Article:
Marie & Bernie's Southern African Adventure travel blog

MuseuM AfricA, J'burg

SA countryside


Thursday 7 July

The CBD of Jo’burg has been largely deserted by business due to crime and violence in the 1970’s and 80’s, and no doubt anti-apartheid unrest. Business and all the hotel chains are now in the wealthier areas quite a way from the city centre. Apparently the authorities are trying to get business and universities back but at the moment it is almost like a poor suburb. We chose a hotel there as it is close to the train station. The hotel is surrounded by high fences/gates to keep any riffraff out. It was pleasing to see that the hotel staff was nearly all black although all menial work is still done by only black people. And there is a bit of “us and them” from the whites. After breakfast we ventured out to find a supermarket and post office – the hotel receptionist thought it would be safe during the day! Managed both but kept our wits about us. Had a few hours to kill before we caught the train to Cape Town so used the hotel car to take us to Newtown – an old part of Jo’burg not far from the city that has been transformed into a cultural area with the Museum Africa, theatres, trendy cafes, craft shops etc. Visited the museum – interesting display of photos of child labour up to the 80’s/90’s, pretty horrible. Also had a mock up of part of Soweto to show the terrible living conditions in the settlements. Saw similar as we were leaving on the train – unfortunately they still exist, with a lot of the inhabitants being illegal migrants, particularly from Zimbabwe. A large part of the museum covered geology, as gold and diamonds are what South Africa was built on – had terrific examples of hundreds of rocks/gems. Then did the coffee thing at Kaldi’s Ethiopian coffee shop, sitting in the sun watching the locals. A big mug of coffee cost less than $2 – can’t complain about that!

Headed to the station to catch the Shosholoza Meyl Premier Classe train to Cape Town. Areas around the station are no-go areas and could see why – masses of people, obviously poor, going to catch trains or just hanging around looking for a chance. Inside was packed with families with piles of bags, blankets and boxes/bags of bought goods – taking them back to their villages to sell I suppose. The Premier Classe has its’ own lounge so ensconced ourselves there after buying a few things for the trip.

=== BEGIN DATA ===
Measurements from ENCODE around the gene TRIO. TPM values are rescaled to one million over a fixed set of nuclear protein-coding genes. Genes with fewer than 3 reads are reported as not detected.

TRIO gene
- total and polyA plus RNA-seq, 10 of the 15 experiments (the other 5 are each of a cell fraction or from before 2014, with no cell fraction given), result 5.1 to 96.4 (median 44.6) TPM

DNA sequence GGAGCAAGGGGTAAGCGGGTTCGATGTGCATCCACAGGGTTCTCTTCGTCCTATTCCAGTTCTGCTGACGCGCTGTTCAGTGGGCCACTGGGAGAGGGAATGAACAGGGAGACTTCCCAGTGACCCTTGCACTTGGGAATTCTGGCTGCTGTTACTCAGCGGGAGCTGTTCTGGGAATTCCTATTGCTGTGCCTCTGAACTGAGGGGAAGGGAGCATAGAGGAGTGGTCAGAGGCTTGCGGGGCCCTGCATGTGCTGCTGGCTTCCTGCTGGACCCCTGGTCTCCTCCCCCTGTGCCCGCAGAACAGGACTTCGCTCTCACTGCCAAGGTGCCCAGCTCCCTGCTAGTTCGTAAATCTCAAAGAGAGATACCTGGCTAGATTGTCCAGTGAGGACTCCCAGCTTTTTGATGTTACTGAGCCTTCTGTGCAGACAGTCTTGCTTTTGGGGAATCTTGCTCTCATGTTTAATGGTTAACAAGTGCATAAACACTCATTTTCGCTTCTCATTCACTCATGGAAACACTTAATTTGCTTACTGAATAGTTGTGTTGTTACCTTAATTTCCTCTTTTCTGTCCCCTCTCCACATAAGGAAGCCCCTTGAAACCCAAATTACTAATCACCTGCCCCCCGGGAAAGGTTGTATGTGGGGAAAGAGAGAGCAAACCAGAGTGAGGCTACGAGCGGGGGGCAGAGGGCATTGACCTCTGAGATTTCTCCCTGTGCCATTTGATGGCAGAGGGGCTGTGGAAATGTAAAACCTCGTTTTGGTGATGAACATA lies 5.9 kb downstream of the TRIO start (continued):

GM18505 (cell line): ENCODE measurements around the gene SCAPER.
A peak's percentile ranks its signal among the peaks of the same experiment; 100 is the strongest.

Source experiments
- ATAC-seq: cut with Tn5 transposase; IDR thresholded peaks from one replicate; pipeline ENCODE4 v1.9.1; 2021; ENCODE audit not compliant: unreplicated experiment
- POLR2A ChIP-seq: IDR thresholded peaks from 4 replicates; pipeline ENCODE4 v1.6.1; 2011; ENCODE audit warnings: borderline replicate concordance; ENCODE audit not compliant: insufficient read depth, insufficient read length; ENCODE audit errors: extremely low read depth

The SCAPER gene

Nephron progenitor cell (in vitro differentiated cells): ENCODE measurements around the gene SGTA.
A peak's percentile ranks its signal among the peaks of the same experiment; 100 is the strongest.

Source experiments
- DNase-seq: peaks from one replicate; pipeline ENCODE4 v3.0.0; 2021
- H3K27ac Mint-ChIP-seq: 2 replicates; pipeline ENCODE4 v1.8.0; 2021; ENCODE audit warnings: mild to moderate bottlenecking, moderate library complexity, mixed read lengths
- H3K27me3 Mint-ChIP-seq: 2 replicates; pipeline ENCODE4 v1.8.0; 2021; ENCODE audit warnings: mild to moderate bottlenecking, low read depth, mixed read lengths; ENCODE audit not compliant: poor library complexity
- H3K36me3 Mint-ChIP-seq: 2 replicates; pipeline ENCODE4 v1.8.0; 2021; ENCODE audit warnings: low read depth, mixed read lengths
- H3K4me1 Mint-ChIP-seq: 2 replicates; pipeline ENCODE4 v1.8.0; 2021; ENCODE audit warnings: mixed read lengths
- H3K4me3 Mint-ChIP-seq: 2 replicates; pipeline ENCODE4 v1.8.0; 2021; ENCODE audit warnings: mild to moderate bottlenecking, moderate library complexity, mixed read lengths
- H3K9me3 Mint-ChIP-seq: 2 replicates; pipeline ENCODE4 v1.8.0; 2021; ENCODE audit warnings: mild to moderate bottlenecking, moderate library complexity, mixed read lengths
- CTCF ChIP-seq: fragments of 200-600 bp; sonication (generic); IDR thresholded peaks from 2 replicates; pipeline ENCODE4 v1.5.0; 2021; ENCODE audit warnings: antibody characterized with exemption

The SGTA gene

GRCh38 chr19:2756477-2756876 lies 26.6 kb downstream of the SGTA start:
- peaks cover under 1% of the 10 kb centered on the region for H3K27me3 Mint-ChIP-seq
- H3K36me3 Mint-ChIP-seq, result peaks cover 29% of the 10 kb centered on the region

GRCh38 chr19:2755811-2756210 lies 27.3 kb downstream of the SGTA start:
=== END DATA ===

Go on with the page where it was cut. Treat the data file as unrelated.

After finding our cabin, it was down to the bar/lounge for complimentary champagne (pretty sweet and horrible) and snacks which included the South African favourite biltong, which is strips of salted and spiced beef. Chatted to a lady from Jo’burg – and finding the accents here really hard to understand! If it’s not the Africaans accent it’s whatever local native language – just have to look at them blankly! There are 73 passengers on the train – all one class with a table assigned in the dining car – a good system!

July 8 Friday

The night was pretty noisy and rough. Got up at around 6.30am to watch the sun rise over the African plains but instead watched the dawn flush over the spoil heaps of mines! Very romantic! Discovered we were 4 hours behind time – apparently there had been power failures during the night and that was why the train kept jerking, as the power cut in and out, great. During breakfast Bernie spotted the first game – a herd of springbok! Small “g” game but game nonetheless! Saw lots more from then on plus 3 pair of ostrich (or emus, as I said when I first saw them!). Stopped at a station and kids approached the train so threw them some lollies but don’t think they were too impressed! Don’t know what else they wanted. Poverty seems to be everywhere in the countryside – derelict-looking houses but lived in (the cold winters must be hard), and the land seems so poor it must be hard to eke out a living. It is basically flat with undulating hills and covered with low bushes, many thorny, and tufts of grass with the earth showing between – a tough existence for the black faced sheep. Nearer to Cape Town the scenery is prettier, with vineyards backed by rugged mountains, some with a tiny amount of snow. In the end we were 3 hours late into Cape Town and will spend 3 days in the area.

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